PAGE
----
Switzerland vowed during its year at the helm of the 57-member body to make a "tangible contribution to fostering security and stability, improving people's lives and strengthening the OSCE's capacity to act".
Swiss Federal Councillor Didier Burkhalter, who is foreign minister and this year’s Swiss president, said he had appointed special representatives for each of its two priority regions.
"In the Western Balkans, we wish to make reconciliation and regional co-operation a topic of discussion," he said in a statement.
"In addition, the OSCE should play a supporting role in the implementation of (last year's) Belgrade-Pristina agreement" designed to reduce frictions between Serbia and its former province Kosovo.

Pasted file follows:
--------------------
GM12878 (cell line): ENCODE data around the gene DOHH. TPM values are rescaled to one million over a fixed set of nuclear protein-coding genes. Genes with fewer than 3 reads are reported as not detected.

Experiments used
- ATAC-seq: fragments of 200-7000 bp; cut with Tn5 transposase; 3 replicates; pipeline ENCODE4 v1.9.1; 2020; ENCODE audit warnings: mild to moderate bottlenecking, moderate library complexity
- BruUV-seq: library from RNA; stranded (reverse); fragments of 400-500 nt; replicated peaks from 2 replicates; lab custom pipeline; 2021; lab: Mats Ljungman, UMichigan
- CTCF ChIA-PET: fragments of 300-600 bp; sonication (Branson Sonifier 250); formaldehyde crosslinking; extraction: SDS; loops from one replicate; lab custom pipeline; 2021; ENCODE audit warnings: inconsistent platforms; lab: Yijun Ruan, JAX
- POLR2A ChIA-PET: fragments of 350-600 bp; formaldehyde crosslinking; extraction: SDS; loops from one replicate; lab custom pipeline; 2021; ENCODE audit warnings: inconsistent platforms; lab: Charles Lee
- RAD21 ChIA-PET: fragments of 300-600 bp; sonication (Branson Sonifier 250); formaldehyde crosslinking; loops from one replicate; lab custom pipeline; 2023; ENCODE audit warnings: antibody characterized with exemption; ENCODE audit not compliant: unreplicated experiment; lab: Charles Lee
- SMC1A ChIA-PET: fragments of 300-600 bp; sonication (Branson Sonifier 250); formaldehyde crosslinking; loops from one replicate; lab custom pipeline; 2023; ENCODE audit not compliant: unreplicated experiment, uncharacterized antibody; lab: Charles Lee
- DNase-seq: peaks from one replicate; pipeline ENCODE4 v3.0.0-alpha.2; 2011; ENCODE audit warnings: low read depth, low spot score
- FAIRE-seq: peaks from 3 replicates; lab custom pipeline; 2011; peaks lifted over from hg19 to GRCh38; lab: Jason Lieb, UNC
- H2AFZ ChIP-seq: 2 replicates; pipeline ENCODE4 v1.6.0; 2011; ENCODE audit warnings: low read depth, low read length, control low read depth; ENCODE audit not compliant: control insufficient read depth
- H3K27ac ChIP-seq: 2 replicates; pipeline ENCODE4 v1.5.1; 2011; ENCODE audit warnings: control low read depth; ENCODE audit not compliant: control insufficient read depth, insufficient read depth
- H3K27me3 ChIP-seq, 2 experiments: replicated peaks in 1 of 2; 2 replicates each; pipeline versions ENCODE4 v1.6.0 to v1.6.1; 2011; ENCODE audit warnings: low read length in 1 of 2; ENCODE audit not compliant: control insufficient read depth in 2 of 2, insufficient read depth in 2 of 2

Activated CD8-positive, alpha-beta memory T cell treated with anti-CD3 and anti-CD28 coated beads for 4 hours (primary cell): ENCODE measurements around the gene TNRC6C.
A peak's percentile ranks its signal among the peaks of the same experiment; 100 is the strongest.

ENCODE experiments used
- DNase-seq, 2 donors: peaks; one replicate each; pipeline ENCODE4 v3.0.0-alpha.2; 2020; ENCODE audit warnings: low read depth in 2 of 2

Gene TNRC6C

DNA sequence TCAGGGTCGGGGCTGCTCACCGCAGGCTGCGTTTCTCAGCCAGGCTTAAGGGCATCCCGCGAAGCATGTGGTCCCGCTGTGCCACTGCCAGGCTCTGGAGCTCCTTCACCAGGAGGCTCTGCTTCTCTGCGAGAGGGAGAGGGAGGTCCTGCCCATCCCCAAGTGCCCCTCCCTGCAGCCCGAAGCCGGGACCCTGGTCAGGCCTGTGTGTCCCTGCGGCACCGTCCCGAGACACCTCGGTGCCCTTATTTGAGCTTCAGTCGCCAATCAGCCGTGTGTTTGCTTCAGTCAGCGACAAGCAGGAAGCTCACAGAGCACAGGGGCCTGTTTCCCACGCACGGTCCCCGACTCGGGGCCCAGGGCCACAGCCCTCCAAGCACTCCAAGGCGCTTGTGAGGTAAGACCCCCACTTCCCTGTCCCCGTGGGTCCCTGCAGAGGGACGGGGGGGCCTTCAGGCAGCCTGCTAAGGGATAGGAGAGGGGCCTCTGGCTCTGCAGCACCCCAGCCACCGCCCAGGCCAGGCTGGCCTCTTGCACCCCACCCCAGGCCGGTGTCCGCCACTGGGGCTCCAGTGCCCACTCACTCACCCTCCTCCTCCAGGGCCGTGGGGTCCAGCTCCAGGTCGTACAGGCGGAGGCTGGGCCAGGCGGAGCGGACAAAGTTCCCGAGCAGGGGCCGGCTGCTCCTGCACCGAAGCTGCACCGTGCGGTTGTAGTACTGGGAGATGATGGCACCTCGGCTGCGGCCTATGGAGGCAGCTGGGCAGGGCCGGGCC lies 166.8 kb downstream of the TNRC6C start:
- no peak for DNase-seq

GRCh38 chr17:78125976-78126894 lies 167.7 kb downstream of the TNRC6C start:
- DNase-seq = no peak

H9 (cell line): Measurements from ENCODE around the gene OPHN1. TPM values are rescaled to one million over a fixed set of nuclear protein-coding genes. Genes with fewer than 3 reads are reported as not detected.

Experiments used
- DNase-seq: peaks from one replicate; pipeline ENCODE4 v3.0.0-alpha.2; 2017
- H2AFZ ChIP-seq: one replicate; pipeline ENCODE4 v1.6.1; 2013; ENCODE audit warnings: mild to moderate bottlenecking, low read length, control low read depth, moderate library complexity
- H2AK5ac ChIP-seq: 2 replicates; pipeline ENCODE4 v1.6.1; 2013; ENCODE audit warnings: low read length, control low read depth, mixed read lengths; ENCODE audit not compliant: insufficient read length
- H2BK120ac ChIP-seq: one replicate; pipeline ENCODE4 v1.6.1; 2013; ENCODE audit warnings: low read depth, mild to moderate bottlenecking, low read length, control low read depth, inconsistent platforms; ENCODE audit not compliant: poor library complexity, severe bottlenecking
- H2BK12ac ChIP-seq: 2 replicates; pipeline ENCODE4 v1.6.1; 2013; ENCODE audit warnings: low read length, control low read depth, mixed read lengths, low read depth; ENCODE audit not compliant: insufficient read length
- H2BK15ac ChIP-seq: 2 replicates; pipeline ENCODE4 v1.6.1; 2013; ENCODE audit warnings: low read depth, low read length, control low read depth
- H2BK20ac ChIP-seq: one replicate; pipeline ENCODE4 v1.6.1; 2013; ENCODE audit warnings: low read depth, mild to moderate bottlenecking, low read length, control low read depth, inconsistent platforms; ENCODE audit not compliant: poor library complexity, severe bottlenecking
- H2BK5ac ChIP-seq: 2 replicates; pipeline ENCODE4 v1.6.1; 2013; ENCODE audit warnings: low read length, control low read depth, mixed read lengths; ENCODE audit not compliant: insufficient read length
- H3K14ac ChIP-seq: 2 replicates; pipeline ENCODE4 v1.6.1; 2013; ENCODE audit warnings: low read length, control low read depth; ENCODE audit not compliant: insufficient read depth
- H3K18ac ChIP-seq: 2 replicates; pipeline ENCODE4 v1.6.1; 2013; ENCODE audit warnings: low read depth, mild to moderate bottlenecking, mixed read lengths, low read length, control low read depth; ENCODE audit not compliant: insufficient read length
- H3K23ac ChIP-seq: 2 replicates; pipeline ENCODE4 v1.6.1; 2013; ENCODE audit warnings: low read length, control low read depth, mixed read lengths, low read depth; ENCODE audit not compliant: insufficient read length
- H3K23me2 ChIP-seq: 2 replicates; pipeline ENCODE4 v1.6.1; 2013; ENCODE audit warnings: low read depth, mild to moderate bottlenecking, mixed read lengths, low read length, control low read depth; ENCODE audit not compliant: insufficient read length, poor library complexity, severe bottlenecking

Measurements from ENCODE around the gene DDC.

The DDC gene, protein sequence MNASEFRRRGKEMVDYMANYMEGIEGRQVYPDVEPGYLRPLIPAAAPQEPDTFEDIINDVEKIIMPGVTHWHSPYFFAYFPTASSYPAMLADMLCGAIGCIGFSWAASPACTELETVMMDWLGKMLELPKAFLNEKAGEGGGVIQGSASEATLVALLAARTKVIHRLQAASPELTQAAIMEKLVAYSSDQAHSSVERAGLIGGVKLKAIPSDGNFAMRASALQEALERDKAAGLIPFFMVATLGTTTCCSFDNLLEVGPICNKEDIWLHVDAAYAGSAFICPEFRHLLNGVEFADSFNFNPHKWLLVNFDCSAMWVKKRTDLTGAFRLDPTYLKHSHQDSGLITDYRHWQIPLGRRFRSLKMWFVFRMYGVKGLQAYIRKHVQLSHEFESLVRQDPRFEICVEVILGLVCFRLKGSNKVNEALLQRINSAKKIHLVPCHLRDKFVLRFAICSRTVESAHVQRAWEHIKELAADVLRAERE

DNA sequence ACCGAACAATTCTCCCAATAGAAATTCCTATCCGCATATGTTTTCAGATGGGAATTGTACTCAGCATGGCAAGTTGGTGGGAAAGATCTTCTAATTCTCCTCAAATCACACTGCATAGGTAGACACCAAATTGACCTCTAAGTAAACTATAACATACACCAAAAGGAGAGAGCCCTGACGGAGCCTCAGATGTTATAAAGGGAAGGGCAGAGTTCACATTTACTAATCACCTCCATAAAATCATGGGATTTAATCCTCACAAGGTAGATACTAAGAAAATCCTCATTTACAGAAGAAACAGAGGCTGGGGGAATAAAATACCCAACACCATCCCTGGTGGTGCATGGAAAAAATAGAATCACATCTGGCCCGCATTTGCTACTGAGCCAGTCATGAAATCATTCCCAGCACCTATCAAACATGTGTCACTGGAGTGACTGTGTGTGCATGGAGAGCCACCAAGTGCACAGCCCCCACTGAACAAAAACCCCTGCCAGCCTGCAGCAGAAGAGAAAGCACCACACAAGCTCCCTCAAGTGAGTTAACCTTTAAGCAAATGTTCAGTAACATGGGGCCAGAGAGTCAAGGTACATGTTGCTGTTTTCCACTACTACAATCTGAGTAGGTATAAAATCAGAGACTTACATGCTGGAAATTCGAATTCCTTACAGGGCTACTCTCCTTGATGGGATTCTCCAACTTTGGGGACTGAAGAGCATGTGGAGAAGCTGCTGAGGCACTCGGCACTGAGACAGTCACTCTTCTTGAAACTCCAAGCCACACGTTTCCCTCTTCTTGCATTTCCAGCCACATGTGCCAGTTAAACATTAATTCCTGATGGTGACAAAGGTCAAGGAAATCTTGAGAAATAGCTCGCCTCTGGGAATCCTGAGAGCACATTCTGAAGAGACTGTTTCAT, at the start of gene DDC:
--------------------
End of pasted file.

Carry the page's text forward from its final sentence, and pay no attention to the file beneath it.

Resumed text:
"As for the South Caucasus, we will work with existing formats to support the search for a resolution to the protracted conflicts," he said, referring to a region disputed between Armenia and Azerbaijan.
"Progress can only be made step by step, and for this reason we value bringing continuity to the Organization," he added.
Switzerland, which took over the chairmanship from Ukraine, would also "concentrate on combating torture, respecting human rights, including minority rights, promoting democratic elections, and strengthening the rule of law in combating terrorism.
"Work to combat transnational threats generally and natural disaster preparedness and response are also high on the agenda," said Burkhalter.
The minister will present Switzerland's priorities to the OSCE Permanent Council at the organisation's headquarters in Vienna on January 16.